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Nephrol Dial Transplant. 1991;6(7):502-11.

Combined liver-kidney and isolated liver transplantations for primary hyperoxaluria type 1: the European experience. The European Study Group on Transplantation in Hyperoxaluria Type 1.

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  • 1Royal Postgraduate Medical School, Hammersmith, Hospital, London, UK.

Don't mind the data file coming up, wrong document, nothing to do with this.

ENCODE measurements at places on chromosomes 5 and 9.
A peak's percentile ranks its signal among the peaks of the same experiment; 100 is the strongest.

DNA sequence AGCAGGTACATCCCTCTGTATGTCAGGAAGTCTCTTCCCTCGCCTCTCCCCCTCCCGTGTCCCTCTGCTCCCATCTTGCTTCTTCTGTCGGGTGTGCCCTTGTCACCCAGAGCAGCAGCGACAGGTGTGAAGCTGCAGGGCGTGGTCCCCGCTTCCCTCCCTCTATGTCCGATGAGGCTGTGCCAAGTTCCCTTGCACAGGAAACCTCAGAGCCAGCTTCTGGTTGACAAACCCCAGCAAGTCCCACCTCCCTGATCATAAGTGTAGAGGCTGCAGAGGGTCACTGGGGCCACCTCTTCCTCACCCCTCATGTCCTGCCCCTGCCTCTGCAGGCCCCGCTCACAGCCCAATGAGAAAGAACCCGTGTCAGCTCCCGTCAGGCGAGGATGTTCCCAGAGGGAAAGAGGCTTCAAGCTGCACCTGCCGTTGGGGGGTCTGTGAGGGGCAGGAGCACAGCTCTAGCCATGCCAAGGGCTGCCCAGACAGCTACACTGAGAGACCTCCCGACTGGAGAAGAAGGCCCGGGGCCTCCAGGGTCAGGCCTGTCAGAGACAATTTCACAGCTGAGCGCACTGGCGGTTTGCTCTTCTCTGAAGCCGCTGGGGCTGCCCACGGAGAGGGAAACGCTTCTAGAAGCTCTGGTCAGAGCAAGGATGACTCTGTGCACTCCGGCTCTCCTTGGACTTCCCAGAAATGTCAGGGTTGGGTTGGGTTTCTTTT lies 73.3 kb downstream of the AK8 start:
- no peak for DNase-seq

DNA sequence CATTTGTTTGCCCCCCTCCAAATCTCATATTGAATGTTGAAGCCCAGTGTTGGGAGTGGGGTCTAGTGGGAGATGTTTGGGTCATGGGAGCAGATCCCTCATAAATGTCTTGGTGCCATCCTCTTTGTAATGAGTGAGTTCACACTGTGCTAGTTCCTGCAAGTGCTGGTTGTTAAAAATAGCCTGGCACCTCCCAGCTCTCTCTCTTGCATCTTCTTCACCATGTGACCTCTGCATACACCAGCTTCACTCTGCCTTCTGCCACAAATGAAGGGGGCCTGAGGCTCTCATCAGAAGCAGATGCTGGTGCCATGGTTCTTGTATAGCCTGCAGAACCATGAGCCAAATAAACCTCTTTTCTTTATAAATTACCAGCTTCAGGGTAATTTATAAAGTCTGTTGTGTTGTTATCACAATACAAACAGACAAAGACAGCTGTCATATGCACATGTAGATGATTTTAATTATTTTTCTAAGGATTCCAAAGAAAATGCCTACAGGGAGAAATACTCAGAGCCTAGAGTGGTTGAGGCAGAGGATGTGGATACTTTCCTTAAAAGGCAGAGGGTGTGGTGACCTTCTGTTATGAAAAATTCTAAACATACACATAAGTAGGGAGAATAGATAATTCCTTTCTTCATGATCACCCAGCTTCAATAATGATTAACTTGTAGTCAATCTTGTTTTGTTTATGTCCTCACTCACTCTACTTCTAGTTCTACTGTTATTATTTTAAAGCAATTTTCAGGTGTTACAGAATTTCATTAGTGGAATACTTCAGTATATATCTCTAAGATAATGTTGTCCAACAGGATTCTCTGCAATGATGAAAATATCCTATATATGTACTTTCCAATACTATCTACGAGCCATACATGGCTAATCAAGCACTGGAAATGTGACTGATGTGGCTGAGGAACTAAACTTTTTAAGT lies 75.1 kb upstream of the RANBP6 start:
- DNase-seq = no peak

The data provided by 14 European centres concerning 22 combined liver-kidney and two isolated liver grafts performed in primary hyperoxaluria type 1 (PH1) were discussed at a workshop which drew the following main conclusions: 1. In end-stage renal failure due to PH1 1-year kidney graft survival rate is far better after combined liver-kidney transplantation than after kidney transplantation alone. This may be due to enhanced renal graft tolerance induced by the simultaneously grafted liver, in addition to the reduced risk of oxalate-induced damage to the kidney graft because the oxalate overproduction has been corrected. 2. Prolonged dialysis using conventional regimes gives rise to extensive systemic oxalosis, especially oxalate osteopathy, which leads to long-lasting excretion of large amounts of oxalate even after oxalate synthesis has been normalised by liver-kidney transplantation, with the risk of jeopardising the success of the kidney graft. In addition, oxalate arteriopathy may endanger the recipient's life. 3. Patients whose GFR is in the range of 25-60 ml/min per 1.73 m2 should be followed up closely, with sequential assessments based on the rate of loss of overall renal function and the plasma and urine oxalate values. An isolated liver transplantation should be considered once the disease has been shown to be following an aggressive course. If this strategy is not followed, planning for an elective liver-kidney graft should begin when GFR decreases to about 25 ml/min per 1.73 m2 and the operation should be as soon as possible. 4. As orthotopic liver transplantation involves the removal of the recipient's biochemically defective but otherwise normal liver, the diagnosis of PH1 should be unequivocally established in every case by the measurement of alanine: glyoxylate aminotransferase enzyme activity in a preoperative liver biopsy.

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